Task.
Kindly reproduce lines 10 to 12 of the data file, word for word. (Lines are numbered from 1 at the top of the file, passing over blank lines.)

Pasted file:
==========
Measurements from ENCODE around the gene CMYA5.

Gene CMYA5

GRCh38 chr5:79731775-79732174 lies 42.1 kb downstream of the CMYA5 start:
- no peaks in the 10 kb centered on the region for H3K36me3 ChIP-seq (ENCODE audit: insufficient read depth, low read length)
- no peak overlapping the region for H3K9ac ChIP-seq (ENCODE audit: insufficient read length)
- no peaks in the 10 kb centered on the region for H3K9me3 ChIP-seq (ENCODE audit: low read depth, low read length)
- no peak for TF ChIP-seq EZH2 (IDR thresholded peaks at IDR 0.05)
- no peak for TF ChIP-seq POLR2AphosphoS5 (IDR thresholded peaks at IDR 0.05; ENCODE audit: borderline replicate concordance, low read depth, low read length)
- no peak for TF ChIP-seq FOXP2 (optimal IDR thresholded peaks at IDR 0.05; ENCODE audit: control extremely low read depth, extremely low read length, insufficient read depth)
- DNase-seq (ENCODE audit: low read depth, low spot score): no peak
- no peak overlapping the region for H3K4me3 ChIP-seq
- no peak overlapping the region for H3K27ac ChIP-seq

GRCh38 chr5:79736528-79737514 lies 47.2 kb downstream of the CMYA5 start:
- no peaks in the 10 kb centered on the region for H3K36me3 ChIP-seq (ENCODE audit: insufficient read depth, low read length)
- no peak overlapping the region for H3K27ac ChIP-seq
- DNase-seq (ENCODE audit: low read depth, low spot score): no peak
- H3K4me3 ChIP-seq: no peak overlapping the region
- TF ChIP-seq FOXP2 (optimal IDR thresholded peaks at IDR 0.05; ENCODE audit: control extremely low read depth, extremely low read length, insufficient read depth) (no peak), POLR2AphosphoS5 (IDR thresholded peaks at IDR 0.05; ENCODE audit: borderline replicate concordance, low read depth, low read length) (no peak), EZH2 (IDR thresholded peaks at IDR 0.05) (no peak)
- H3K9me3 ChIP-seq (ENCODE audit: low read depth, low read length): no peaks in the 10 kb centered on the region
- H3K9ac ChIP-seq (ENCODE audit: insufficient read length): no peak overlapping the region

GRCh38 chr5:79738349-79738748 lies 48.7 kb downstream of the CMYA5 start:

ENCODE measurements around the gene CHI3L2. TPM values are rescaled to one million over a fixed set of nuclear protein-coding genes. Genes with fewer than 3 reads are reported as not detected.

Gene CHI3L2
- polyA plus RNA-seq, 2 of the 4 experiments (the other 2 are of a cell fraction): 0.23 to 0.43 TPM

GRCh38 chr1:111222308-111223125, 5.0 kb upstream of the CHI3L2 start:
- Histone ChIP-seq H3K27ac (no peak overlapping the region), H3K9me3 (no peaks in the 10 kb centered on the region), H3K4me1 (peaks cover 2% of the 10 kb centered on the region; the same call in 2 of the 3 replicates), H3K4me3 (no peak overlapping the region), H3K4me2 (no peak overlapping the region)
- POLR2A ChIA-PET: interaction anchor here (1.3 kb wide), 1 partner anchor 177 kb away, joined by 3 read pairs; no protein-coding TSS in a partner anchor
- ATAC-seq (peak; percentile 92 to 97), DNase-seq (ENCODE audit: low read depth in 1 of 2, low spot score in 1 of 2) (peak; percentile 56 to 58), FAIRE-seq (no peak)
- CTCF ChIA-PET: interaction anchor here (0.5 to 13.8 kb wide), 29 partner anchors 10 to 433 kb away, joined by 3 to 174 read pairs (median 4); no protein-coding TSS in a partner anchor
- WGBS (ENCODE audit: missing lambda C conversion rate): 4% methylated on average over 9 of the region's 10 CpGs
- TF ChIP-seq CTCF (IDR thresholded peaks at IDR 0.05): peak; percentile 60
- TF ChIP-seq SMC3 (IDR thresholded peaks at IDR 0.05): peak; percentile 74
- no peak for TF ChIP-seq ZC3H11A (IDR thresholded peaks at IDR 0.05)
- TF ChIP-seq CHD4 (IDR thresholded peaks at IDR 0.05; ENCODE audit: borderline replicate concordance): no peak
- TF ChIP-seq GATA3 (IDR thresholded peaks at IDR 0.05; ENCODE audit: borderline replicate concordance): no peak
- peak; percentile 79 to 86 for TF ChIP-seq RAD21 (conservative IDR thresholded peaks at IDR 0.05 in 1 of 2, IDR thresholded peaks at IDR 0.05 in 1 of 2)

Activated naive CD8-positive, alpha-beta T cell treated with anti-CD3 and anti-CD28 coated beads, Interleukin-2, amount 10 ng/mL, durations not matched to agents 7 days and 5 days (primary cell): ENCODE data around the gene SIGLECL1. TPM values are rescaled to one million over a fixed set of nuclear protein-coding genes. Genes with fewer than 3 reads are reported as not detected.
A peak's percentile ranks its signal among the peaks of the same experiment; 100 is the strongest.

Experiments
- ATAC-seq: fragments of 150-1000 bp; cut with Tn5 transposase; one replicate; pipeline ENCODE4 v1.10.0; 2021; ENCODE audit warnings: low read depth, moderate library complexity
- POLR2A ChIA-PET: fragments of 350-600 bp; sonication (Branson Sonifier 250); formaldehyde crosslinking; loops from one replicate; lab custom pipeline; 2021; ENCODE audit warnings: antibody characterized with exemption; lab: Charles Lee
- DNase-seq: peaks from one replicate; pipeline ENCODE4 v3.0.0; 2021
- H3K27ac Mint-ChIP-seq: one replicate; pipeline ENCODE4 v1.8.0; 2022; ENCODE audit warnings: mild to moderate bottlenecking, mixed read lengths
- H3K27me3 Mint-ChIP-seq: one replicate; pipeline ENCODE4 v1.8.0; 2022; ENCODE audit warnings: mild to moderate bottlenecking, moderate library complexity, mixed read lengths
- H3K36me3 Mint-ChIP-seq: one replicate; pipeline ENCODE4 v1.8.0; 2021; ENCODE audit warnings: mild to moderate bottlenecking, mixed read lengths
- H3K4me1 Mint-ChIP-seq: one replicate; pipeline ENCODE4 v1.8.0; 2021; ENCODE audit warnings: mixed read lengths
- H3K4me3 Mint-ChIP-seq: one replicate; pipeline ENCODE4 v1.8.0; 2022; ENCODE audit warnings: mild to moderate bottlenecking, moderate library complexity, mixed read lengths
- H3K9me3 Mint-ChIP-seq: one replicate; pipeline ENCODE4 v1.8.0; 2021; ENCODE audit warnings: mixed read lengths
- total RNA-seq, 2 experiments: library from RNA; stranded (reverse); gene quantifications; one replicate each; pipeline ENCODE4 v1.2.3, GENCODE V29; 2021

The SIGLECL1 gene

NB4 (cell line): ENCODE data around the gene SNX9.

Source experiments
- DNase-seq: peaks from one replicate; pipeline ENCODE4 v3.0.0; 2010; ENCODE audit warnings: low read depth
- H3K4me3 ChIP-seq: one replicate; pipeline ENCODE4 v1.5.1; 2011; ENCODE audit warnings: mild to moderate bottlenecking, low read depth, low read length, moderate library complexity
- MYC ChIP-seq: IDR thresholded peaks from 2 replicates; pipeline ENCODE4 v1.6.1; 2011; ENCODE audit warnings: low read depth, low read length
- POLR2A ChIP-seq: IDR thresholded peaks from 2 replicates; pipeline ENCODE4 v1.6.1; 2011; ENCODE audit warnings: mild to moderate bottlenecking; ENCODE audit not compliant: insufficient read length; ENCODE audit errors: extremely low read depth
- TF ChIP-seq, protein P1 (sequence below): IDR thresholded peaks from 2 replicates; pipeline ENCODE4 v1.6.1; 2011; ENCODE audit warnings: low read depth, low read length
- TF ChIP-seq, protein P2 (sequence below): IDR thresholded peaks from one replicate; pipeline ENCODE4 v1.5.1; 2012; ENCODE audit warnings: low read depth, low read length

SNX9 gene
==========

- DNase-seq (ENCODE audit: low read depth, low spot score): no peak
- no peak overlapping the region for H3K4me3 ChIP-seq
- no peak overlapping the region for H3K27ac ChIP-seq